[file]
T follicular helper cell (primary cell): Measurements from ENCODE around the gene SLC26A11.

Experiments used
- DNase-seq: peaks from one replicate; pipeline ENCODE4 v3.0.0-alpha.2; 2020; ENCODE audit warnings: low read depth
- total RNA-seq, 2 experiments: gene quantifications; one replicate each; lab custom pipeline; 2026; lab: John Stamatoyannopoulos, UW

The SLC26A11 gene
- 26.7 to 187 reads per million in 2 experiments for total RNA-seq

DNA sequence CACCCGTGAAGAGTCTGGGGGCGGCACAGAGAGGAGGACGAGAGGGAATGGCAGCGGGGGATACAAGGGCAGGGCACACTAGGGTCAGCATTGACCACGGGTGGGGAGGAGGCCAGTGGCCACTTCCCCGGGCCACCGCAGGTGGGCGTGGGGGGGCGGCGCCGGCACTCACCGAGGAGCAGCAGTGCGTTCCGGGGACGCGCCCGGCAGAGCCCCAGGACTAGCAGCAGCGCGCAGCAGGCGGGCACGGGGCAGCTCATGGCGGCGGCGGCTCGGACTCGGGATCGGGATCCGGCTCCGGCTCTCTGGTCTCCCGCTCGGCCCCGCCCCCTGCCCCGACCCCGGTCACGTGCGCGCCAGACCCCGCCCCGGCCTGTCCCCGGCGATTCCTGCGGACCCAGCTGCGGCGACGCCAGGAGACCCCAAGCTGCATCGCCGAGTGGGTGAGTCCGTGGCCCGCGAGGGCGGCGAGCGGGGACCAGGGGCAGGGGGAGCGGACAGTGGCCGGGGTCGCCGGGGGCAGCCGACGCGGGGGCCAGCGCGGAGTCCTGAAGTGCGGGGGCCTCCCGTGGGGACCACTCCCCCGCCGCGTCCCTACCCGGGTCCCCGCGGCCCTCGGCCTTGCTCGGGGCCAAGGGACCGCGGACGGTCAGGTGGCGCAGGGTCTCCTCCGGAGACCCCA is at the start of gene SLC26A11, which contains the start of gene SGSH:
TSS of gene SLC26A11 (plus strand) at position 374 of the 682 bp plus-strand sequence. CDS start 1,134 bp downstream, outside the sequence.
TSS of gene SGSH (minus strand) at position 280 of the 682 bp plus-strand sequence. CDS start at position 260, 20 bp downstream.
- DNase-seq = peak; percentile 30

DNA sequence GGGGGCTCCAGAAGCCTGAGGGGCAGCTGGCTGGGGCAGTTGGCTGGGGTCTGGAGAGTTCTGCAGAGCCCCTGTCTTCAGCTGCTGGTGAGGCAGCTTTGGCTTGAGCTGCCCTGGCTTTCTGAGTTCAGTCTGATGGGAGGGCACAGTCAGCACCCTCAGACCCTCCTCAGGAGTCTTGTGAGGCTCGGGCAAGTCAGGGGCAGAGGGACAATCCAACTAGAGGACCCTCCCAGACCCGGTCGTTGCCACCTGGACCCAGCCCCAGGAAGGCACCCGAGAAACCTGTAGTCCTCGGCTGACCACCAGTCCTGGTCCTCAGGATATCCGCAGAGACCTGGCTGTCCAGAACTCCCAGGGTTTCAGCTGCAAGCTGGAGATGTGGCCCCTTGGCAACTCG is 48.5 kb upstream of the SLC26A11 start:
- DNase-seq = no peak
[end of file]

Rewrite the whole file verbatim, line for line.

T follicular helper cell (primary cell): Measurements from ENCODE around the gene SLC26A11.

Experiments used
- DNase-seq: peaks from one replicate; pipeline ENCODE4 v3.0.0-alpha.2; 2020; ENCODE audit warnings: low read depth
- total RNA-seq, 2 experiments: gene quantifications; one replicate each; lab custom pipeline; 2026; lab: John Stamatoyannopoulos, UW

The SLC26A11 gene
- 26.7 to 187 reads per million in 2 experiments for total RNA-seq

DNA sequence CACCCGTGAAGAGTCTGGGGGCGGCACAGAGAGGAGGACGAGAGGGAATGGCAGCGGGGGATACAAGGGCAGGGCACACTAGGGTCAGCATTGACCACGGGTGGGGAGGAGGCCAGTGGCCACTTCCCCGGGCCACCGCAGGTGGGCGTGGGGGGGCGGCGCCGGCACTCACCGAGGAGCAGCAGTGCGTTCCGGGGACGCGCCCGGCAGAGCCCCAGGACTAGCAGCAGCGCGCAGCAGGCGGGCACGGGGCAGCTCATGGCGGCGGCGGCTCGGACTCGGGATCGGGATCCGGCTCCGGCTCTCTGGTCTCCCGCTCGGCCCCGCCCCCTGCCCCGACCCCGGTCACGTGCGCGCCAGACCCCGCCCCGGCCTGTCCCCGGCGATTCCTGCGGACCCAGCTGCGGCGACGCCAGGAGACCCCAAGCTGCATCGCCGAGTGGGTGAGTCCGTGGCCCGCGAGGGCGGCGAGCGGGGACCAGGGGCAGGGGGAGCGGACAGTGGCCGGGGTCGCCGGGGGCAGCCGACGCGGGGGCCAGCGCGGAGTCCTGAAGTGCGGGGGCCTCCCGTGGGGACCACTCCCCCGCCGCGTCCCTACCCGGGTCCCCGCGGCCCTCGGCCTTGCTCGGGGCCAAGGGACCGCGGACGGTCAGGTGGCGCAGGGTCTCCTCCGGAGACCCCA is at the start of gene SLC26A11, which contains the start of gene SGSH:
TSS of gene SLC26A11 (plus strand) at position 374 of the 682 bp plus-strand sequence. CDS start 1,134 bp downstream, outside the sequence.
TSS of gene SGSH (minus strand) at position 280 of the 682 bp plus-strand sequence. CDS start at position 260, 20 bp downstream.
- DNase-seq = peak; percentile 30

DNA sequence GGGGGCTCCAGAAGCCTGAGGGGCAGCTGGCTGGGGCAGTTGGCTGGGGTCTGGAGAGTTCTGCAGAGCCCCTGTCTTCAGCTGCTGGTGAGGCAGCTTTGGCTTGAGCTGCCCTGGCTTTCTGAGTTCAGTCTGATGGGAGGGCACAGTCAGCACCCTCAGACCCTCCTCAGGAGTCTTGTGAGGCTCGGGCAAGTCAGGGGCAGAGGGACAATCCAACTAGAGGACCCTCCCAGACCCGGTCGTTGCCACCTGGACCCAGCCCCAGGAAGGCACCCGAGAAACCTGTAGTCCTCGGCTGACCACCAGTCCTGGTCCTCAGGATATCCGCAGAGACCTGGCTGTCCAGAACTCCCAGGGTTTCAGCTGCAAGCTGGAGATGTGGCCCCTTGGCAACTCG is 48.5 kb upstream of the SLC26A11 start:
- DNase-seq = no peak